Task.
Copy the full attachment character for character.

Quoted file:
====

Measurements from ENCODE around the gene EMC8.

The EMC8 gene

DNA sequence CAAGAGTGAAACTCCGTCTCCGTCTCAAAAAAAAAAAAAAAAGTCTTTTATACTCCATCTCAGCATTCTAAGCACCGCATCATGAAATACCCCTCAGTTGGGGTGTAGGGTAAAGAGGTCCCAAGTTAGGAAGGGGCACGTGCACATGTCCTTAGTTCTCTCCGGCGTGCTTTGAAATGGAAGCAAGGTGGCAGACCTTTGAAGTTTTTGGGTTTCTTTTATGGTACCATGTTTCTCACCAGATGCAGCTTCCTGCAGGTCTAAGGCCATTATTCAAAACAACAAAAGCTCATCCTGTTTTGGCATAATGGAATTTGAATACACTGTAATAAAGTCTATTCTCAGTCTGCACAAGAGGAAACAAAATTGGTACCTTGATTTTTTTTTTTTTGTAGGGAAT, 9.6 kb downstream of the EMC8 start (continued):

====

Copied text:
Measurements from ENCODE around the gene EMC8.

The EMC8 gene

DNA sequence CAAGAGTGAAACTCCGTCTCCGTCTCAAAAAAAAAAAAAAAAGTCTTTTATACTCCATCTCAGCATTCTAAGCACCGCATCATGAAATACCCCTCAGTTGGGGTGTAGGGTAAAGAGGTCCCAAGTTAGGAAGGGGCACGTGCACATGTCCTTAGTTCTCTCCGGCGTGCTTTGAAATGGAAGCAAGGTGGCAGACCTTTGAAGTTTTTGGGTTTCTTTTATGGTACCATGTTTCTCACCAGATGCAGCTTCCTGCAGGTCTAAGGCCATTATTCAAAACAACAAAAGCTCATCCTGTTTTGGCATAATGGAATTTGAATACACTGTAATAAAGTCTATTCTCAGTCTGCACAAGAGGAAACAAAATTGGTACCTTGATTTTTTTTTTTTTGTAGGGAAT, 9.6 kb downstream of the EMC8 start (continued):